Albatross-born loggers show feeding on deep-sea squids: implications for the study of squid distributions
By Gaitlyn Malone, SRC intern
Deep-sea squids are considered to be an important prey source for many top marine predators including fish, marine mammals, and seabirds (Clarke, 1996). However, despite their importance in marine food web structures, there is relatively little known about the biology and ecology of these squids, due to lack of observations, as well as limited knowledge of when, where, and how top predators prey on them (Nishizawa et al., 2018). Albatrosses are just one seabird species that feed mainly on squid, including those deep-sea dwelling species. Since albatrosses feed by capturing prey on the surface of the water, how they are able to obtain deep-sea squid has long been a mystery.
Multiple methods for accessing these squid have been hypothesized including feeding on squid that are dead and floating after spawning, those discarded from fishing vessels and longliners, those regurgitated by cetaceans, those that are living and come to the surface at night, or those that are alive and aggregate at the surface near productive ocean fronts (Rodhouse et al., 1987; Thompson, 1992; Clarke et al. 1981; Imber, 1992; Xavier et al., 2004). A recent study examined the post-spawning floater, fishery-related, and oceanic front hypotheses using Laysan albatrosses that were breeding on Oahu, Hawaii (Nishizawa et al., 2018). Laysan albatrosses were determined to be a suitable species to test these hypotheses due to the fact that they feed on both on deep-sea dwelling squid species and Argentine squids (Illex argentines), which are often used as bait in the swordfish longline fishery in Hawaii. In order to perform this analysis, 38 birds that were raising chicks were fitted with GPS-loggers and camera-loggers during the early chick-rearing period in February and March of 2015. The GPS-loggers were positioned on the backs of the birds, while the camera-loggers were placed on either the back or the belly depending on whether the bird was brooding chicks. Images were only collected by the cameras during daylight hours and were used to identify any squid species the birds preyed on, whether those squid were alive or dead, and whether they were whole or fragmented. Camera images were also used to reveal if fishing vessels or cetaceans were present in the area.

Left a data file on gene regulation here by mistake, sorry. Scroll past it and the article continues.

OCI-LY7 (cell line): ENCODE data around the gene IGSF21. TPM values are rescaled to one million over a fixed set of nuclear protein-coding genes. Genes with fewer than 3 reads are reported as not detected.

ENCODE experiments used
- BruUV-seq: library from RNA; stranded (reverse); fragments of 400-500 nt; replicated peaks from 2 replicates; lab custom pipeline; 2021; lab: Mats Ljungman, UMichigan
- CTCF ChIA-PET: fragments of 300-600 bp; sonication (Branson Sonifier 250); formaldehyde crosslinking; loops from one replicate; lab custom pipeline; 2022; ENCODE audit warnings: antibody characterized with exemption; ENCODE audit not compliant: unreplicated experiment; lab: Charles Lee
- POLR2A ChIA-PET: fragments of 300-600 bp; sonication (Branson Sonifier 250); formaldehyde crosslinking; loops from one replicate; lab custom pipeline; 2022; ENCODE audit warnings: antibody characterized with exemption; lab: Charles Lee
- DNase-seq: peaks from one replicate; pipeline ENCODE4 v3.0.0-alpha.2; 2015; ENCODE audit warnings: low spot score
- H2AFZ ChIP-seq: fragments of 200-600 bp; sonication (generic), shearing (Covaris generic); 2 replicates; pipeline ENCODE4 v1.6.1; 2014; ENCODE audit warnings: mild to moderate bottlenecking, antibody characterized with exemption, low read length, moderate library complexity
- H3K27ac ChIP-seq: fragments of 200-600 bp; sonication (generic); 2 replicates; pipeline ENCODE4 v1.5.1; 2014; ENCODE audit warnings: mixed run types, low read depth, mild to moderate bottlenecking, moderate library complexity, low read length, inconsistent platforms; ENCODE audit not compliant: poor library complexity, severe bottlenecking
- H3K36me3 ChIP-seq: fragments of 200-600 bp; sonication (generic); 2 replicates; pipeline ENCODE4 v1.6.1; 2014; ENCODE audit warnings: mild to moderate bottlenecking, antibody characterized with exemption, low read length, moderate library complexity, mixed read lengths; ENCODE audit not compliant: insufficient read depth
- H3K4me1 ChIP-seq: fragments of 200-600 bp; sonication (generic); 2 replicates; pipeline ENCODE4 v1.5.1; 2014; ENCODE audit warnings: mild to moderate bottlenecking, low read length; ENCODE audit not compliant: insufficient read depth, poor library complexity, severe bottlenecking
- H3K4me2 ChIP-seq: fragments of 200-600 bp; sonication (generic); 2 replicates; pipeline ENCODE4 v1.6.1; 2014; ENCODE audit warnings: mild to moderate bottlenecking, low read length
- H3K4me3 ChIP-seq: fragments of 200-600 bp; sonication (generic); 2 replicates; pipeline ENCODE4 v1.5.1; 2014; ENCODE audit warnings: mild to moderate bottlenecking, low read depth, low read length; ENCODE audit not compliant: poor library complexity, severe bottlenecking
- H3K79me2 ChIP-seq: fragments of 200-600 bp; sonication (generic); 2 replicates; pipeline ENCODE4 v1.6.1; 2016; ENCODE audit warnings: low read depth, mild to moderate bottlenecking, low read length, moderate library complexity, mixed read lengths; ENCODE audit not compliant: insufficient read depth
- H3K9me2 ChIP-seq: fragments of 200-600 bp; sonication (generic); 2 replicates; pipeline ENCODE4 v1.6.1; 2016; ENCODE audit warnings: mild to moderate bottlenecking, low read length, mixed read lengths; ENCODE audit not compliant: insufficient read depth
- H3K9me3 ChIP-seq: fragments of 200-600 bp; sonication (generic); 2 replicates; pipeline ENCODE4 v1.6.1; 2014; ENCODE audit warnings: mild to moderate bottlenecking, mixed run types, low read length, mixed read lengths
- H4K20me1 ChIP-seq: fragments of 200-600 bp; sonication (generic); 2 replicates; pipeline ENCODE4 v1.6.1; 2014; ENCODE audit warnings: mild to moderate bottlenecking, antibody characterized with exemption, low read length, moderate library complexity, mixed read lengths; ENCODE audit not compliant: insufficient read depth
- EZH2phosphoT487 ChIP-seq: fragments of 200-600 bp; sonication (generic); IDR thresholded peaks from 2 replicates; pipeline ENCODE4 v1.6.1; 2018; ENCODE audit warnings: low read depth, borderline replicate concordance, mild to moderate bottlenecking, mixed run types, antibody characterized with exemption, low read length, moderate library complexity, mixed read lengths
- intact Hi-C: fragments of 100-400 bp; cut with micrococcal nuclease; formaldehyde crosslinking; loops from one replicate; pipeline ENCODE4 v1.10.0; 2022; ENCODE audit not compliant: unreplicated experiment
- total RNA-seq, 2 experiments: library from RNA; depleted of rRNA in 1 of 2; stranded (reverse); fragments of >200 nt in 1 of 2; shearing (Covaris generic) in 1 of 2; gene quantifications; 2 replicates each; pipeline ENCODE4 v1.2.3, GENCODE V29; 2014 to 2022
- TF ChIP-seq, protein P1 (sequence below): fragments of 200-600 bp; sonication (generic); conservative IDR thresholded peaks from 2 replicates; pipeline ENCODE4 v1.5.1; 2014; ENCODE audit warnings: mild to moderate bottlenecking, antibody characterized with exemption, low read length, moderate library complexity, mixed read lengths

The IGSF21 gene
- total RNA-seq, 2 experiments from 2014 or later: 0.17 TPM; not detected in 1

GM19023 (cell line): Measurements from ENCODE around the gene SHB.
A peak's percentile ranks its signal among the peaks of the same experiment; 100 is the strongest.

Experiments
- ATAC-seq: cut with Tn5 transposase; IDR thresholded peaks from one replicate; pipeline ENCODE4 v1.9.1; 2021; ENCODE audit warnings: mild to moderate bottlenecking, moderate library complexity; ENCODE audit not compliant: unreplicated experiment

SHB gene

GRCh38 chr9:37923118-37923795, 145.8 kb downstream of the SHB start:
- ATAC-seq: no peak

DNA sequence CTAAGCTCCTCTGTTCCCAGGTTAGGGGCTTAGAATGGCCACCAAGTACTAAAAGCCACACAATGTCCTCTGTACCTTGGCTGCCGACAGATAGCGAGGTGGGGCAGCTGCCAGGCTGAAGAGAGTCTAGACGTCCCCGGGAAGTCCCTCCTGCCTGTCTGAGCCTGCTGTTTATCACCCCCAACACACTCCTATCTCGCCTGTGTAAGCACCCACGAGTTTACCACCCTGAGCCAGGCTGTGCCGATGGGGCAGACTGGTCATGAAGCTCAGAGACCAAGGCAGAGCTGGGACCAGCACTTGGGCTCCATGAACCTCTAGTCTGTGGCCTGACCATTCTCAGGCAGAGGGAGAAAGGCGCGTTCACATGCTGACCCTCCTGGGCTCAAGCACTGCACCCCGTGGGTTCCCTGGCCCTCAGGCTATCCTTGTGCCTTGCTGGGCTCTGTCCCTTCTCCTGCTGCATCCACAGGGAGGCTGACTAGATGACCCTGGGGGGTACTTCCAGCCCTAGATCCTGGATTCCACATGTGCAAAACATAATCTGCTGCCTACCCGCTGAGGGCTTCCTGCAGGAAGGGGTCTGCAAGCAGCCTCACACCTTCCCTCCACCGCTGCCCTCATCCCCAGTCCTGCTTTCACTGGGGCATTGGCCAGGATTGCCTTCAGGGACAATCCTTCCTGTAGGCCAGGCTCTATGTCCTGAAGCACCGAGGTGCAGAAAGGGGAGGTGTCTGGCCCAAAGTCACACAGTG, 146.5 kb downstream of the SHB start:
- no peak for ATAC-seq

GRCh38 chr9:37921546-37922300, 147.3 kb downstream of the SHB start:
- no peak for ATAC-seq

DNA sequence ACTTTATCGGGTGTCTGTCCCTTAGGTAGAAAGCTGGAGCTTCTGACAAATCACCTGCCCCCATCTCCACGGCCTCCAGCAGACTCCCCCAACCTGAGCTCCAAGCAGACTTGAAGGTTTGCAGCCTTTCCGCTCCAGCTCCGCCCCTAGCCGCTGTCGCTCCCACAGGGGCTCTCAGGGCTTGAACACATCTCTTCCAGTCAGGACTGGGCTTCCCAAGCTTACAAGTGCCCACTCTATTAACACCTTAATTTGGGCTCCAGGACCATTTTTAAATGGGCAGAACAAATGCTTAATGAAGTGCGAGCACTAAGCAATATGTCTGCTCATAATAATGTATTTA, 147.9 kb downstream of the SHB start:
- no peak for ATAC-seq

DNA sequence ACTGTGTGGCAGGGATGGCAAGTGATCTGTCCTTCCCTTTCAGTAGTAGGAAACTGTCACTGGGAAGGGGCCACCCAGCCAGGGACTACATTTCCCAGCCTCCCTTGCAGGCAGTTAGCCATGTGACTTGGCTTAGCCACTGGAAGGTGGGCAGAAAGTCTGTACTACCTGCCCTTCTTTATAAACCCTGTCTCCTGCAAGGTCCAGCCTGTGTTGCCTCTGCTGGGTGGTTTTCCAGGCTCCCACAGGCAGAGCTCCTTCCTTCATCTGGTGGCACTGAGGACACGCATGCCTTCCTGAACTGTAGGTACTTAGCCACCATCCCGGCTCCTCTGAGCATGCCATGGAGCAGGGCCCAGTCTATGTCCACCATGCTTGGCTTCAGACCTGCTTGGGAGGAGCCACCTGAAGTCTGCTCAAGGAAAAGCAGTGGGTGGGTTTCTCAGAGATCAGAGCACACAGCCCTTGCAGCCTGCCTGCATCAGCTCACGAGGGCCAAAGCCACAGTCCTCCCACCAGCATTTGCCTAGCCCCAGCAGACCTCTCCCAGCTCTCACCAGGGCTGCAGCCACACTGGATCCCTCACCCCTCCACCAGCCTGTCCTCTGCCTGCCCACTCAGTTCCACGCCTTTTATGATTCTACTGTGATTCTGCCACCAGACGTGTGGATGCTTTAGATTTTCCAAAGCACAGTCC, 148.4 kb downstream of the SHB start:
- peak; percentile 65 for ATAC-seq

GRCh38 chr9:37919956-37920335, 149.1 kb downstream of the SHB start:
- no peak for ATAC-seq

In total, 26,068 images were obtained from 26 trips of 20 birds. Of those images, squids were visible in 23 images which corresponded to 16 predation events from 7 trips of 7 birds. Fishing vessels were found to be present in 69 images. All of the squids observed from the camera-loggers were dead and floating at the surface of the water, with ten of the squids being found in fragments while the other six were whole. Since many deep-sea dwelling squid species spawn and then die, it is possible that some of the squids present in the recorded predation events were the result of spawning mortalities. Although fishing vessels were observed, none were present in the images obtained during feeding events and the squids that were preyed upon were much larger than bait species. Therefore, these predation events are most likely not related to fishing occurring within the area. Overall, it was determined that Laysan albatrosses tend to feed opportunistically and do not tend to concentrate their efforts to a particular area. Through the use of GPS and camera-loggers, this study demonstrates how beneficial these devices can be in collecting information on the distribution of deep-sea squid and the significant role they play in the diet of marine predators.
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